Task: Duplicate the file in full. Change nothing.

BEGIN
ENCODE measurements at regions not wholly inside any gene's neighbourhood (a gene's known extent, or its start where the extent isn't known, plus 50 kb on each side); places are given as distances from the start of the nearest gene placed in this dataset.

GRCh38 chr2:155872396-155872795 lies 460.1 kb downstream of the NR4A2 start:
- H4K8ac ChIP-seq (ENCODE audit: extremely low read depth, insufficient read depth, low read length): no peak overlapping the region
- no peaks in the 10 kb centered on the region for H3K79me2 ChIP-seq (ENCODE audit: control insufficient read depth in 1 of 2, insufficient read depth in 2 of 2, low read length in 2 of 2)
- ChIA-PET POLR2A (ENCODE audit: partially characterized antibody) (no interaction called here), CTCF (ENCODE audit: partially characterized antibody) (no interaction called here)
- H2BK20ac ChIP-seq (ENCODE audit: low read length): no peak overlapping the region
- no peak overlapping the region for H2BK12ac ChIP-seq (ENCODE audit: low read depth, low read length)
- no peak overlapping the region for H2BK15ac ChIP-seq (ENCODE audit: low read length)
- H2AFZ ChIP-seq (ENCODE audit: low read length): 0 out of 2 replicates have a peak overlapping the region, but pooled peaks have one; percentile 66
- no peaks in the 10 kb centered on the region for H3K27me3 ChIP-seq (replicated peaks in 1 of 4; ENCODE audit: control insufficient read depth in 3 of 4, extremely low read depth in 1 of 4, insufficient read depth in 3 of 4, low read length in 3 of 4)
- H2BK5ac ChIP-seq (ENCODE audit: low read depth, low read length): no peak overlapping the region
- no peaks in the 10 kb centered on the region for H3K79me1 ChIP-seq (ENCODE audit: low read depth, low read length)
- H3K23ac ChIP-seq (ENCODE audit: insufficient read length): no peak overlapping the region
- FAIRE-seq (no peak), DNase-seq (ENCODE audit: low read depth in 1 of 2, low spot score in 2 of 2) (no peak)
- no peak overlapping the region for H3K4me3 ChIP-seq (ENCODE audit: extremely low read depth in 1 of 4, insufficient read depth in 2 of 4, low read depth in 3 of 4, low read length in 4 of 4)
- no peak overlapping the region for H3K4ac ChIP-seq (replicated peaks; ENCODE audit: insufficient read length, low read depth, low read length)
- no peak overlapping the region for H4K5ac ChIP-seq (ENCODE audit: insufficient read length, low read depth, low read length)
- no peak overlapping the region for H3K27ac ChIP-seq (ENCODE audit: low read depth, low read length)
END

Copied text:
ENCODE measurements at regions not wholly inside any gene's neighbourhood (a gene's known extent, or its start where the extent isn't known, plus 50 kb on each side); places are given as distances from the start of the nearest gene placed in this dataset.

GRCh38 chr2:155872396-155872795 lies 460.1 kb downstream of the NR4A2 start:
- H4K8ac ChIP-seq (ENCODE audit: extremely low read depth, insufficient read depth, low read length): no peak overlapping the region
- no peaks in the 10 kb centered on the region for H3K79me2 ChIP-seq (ENCODE audit: control insufficient read depth in 1 of 2, insufficient read depth in 2 of 2, low read length in 2 of 2)
- ChIA-PET POLR2A (ENCODE audit: partially characterized antibody) (no interaction called here), CTCF (ENCODE audit: partially characterized antibody) (no interaction called here)
- H2BK20ac ChIP-seq (ENCODE audit: low read length): no peak overlapping the region
- no peak overlapping the region for H2BK12ac ChIP-seq (ENCODE audit: low read depth, low read length)
- no peak overlapping the region for H2BK15ac ChIP-seq (ENCODE audit: low read length)
- H2AFZ ChIP-seq (ENCODE audit: low read length): 0 out of 2 replicates have a peak overlapping the region, but pooled peaks have one; percentile 66
- no peaks in the 10 kb centered on the region for H3K27me3 ChIP-seq (replicated peaks in 1 of 4; ENCODE audit: control insufficient read depth in 3 of 4, extremely low read depth in 1 of 4, insufficient read depth in 3 of 4, low read length in 3 of 4)
- H2BK5ac ChIP-seq (ENCODE audit: low read depth, low read length): no peak overlapping the region
- no peaks in the 10 kb centered on the region for H3K79me1 ChIP-seq (ENCODE audit: low read depth, low read length)
- H3K23ac ChIP-seq (ENCODE audit: insufficient read length): no peak overlapping the region
- FAIRE-seq (no peak), DNase-seq (ENCODE audit: low read depth in 1 of 2, low spot score in 2 of 2) (no peak)
- no peak overlapping the region for H3K4me3 ChIP-seq (ENCODE audit: extremely low read depth in 1 of 4, insufficient read depth in 2 of 4, low read depth in 3 of 4, low read length in 4 of 4)
- no peak overlapping the region for H3K4ac ChIP-seq (replicated peaks; ENCODE audit: insufficient read length, low read depth, low read length)
- no peak overlapping the region for H4K5ac ChIP-seq (ENCODE audit: insufficient read length, low read depth, low read length)
- no peak overlapping the region for H3K27ac ChIP-seq (ENCODE audit: low read depth, low read length)